Female Posing (1968)

Equations and Sketches (1985)

Martha Bridges (1965)

Hans Bethe (date N/A)

Michelle Feynman (1981)

Sketch with Last Line by Carl Feynman, age 2 (1962)

Once Feynman decided to sell the drawings upon a friend’s suggestion, he was cautious of people fetishizing them because of his academic prominence and the sheer curiosity of a distinguished scientist who dabbles in art, so he decided to adopt a pseudonym: Ofey. Feynman explains the origin:

My friend Dudley Wright suggested ‘Au Fait,’ which means ‘It is done’ in French. I spelled it O-f-e-y, which turned out to be a name the blacks used for ‘whitey.’ But after all, I was whitey, so it was all right.

From Behind (1985)

Jirayr Zorthian (date N/A)

Nude from the Rear (1979)

Nude Sleeping (1975)

Portrait of a Stripper (1969)

In the introductory essay, Feynman also considers the differences in teaching art and teaching science, a disconnect Isaac Asimov has famously addressed in his passionate case for creativity in science education. Feynman writes:

I noticed that the teacher didn’t tell people much (the only thing he told me was my picture was too small on the page). Instead, he tried to inspire us to experiment with new approaches. I thought of how we teach physics: We have so many techniques—so many mathematical methods—that we never stop telling the students how to do things. On the other hand, the drawing teacher is afraid to tell you anything. If your lines are very heavy, the teacher can’t say, “Your lines are too heavy.” because some artist has figured out a way of making great pictures using heavy lines. The teacher doesn’t want to push you in some particular direction. So the drawing teacher has this problem of communicating how to draw by osmosis and not by instruction, while the physics teacher has the problem of always teaching techniques, rather than the spirit, of how to go about solving physical problems.

1 Minute Line Drawing (1985)

Portrait of a Woman (1983)

Sheet of Studies (date N/A)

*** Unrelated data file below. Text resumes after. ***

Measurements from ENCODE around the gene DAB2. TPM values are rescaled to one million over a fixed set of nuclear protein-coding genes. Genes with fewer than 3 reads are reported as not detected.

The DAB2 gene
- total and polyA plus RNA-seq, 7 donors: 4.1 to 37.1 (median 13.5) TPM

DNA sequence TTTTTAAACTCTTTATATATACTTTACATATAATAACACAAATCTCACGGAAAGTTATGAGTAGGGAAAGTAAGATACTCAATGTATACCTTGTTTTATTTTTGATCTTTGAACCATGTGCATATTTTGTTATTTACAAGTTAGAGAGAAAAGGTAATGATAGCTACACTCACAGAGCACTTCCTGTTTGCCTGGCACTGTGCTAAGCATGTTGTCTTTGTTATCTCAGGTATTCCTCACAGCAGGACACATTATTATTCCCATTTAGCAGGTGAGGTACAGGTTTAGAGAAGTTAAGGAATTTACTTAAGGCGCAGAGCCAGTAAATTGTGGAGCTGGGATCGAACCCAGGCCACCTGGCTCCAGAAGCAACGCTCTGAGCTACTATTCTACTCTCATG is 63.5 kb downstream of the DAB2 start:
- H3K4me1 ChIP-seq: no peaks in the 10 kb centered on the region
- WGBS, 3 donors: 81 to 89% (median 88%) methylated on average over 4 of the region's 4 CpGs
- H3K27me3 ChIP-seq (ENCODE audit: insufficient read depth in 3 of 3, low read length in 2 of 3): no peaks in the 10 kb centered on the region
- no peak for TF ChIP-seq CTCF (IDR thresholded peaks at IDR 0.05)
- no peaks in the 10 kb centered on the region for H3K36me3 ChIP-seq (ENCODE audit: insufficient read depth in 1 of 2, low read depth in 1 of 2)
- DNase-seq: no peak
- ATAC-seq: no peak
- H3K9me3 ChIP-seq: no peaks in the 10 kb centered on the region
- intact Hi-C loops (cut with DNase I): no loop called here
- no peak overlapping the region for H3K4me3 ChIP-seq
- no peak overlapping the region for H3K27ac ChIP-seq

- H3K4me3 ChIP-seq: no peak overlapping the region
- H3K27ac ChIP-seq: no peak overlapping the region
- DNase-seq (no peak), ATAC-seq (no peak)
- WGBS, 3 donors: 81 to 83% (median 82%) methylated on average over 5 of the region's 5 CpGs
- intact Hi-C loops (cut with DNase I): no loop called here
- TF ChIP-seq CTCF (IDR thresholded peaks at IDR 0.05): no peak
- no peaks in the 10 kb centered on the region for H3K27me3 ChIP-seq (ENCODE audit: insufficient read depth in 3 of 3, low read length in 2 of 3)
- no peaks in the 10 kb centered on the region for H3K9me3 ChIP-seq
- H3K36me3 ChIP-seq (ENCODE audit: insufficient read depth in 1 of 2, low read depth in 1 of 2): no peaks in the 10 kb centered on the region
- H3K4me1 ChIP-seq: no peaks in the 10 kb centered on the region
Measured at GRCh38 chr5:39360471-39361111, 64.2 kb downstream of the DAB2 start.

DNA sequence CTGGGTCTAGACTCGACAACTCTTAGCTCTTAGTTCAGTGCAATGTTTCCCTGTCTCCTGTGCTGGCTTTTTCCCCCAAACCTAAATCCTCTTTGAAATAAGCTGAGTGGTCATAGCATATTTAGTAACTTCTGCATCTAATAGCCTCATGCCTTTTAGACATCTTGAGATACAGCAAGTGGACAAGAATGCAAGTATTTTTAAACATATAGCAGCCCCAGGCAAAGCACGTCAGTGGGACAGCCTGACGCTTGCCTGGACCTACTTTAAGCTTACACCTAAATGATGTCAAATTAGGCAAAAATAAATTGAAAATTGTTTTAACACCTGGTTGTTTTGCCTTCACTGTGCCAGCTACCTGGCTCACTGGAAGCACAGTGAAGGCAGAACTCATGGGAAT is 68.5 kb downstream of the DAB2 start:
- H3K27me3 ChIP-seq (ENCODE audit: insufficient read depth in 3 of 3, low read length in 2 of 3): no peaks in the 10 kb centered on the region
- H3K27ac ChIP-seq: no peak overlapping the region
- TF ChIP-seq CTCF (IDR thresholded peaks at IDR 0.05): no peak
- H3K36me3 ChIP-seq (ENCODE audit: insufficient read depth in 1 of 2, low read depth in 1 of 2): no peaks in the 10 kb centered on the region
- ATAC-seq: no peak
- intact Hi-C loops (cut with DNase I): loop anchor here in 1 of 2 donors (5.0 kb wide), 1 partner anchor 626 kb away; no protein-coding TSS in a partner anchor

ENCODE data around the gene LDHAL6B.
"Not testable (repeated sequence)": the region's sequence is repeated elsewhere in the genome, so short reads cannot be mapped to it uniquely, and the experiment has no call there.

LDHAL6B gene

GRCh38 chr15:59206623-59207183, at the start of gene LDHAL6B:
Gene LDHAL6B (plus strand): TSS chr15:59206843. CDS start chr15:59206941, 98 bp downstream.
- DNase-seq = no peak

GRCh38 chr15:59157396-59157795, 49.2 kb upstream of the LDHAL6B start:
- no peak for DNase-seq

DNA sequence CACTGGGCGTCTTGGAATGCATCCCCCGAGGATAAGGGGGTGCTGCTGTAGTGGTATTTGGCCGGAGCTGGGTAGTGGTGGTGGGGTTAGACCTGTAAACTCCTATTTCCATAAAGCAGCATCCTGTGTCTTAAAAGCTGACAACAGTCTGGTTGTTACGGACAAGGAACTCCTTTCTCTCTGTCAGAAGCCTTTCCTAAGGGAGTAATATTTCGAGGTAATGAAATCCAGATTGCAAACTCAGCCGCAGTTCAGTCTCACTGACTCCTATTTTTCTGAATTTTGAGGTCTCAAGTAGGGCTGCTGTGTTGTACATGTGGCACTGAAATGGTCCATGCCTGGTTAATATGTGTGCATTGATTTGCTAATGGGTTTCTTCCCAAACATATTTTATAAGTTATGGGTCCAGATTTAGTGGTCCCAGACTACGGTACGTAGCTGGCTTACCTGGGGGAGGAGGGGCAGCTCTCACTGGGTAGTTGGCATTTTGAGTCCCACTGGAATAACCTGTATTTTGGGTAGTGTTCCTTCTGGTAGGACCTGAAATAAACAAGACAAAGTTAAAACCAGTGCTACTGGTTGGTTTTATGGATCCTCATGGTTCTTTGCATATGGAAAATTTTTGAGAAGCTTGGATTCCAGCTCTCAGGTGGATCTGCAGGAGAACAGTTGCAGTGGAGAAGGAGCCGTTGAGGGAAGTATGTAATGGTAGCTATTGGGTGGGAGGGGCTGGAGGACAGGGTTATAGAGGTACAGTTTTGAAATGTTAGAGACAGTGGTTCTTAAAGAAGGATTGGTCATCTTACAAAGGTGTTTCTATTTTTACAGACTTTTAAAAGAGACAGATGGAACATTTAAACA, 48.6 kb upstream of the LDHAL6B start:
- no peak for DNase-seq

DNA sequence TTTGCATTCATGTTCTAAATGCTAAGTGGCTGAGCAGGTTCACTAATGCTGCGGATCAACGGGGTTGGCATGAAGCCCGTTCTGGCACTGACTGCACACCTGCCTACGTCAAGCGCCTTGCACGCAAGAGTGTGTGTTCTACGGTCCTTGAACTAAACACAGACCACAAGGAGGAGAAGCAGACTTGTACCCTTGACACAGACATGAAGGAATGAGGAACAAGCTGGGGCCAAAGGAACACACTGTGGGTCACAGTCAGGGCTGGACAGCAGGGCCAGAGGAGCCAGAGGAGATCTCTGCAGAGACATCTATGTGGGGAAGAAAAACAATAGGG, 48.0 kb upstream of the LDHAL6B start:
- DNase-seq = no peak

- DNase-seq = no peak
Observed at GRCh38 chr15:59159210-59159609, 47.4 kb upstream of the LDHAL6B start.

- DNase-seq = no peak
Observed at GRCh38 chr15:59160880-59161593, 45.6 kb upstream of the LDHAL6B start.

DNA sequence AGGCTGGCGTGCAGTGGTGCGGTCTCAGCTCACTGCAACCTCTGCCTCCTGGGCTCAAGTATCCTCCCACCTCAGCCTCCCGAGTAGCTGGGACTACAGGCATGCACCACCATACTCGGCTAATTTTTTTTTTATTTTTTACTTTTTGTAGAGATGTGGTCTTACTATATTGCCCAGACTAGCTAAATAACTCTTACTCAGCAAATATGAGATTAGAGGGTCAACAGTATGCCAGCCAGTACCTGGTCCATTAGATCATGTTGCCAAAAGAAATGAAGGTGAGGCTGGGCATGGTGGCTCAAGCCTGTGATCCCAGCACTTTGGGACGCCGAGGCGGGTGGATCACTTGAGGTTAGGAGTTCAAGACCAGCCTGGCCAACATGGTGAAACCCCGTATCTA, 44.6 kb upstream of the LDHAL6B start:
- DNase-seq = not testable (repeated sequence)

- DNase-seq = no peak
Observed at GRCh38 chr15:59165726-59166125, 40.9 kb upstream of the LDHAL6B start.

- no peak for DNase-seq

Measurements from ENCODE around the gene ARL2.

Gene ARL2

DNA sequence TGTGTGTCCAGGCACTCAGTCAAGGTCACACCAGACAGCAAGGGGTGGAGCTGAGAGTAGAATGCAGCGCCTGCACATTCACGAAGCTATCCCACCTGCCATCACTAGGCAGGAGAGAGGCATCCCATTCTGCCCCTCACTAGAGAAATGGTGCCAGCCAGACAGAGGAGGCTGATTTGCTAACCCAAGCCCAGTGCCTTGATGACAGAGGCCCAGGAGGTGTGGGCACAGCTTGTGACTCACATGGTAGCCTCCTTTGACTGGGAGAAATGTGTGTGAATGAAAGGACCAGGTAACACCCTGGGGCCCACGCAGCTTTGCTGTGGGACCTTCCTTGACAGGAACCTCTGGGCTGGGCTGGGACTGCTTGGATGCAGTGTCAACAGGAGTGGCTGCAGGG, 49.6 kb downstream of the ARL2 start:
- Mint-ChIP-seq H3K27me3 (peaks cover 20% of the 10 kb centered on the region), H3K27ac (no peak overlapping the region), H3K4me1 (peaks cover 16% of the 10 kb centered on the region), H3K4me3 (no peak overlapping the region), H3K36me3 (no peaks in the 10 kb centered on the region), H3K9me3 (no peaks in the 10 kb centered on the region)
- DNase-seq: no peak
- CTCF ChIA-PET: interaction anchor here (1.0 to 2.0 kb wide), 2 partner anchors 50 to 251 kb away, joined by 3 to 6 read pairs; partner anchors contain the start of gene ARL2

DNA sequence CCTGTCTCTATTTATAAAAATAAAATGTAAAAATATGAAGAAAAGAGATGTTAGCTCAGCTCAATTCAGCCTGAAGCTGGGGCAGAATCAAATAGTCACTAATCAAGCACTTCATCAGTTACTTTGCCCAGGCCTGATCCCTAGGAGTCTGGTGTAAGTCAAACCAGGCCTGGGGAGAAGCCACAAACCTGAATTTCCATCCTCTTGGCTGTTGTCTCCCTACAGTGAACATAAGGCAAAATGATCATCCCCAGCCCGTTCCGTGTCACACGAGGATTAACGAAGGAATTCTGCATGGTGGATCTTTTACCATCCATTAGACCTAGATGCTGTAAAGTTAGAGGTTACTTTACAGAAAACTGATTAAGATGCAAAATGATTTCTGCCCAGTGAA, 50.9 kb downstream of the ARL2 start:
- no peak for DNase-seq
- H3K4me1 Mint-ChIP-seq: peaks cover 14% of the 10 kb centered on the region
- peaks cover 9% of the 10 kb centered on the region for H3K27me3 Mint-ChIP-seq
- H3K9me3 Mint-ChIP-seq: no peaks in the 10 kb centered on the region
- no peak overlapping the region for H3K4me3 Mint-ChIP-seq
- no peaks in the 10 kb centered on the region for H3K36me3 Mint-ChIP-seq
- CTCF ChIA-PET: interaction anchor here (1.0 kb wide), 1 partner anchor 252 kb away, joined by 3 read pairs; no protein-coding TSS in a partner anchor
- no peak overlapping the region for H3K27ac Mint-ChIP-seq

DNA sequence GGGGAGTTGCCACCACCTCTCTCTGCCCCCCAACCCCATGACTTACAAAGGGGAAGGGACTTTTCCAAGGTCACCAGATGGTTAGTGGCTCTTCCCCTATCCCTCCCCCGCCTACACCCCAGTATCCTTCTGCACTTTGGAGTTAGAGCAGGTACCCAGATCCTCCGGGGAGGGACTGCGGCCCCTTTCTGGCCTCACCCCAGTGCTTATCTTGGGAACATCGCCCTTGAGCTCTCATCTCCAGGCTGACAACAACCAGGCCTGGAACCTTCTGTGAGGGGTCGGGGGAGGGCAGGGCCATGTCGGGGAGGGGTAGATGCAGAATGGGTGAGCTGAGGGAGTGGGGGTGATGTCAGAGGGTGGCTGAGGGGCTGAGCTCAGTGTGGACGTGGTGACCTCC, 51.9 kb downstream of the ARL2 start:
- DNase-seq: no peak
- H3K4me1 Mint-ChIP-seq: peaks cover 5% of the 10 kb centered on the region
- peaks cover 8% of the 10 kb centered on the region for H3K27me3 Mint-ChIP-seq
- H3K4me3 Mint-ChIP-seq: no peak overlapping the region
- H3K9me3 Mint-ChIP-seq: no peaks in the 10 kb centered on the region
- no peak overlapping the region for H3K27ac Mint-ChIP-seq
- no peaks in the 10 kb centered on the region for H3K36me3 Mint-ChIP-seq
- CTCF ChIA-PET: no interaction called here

Rufus (1985)

Richard Feynman's First Drawing (1962)

Though The Art of Richard P. Feynman: Images by a Curious Character is sadly long out of print and thus a collector’s item, you can find the essay “But Is It Art” in the fantastic 1985 anthology Surely You’re Joking, Mr. Feynman! (Adventures of a Curious Character).

It’s Okay To Be Smart; images courtesy Museum Syndicate

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16 JANUARY, 2013

How to Read Faster: Bill Cosby’s Three Proven Strategies

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“Nobody gets something for nothing in the reading game.”

“All attempts at gaining literary polish must begin with judicious reading,” H. P. Lovecraft famously advised aspiring writers. Indeed, reading is an essential skill on par with writing, and though non-reading may be an intellectual choice on par with reading, reading itself — just like writing — is a craft that requires optimal technique for optimal outcome. So how, exactly, do we hone that vital technique? While speed-reading tutorials, courses, software, and books abound today, some of the most potent tips you’ll ever receive come from an unexpected source:

Bill Cosby may be best-known as the beloved personality behind his eponymous TV show, but he earned his doctorate in education and has been involved in several projects teaching the essential techniques of effective reading, including a PBS series on reading skills. In an essay unambiguously titled “How to Read Faster,” published in the same wonderful 1985 anthology How to Use the Power of the Printed Word (UK; public library) that gave us Kurt Vonnegut’s 8 timeless rules of writing, Cosby offers his three proven strategies for reading faster. Apart from their evergreen application to the printed word, it’s particularly interesting to consider how these rules might translate to the digital screen, where structural factors like scrolling, pagination, hyperlinks, and adjustable font sizes make the text and the reading experience at once more fluid and more rigid.

1. Preview — If It’s Long and Hard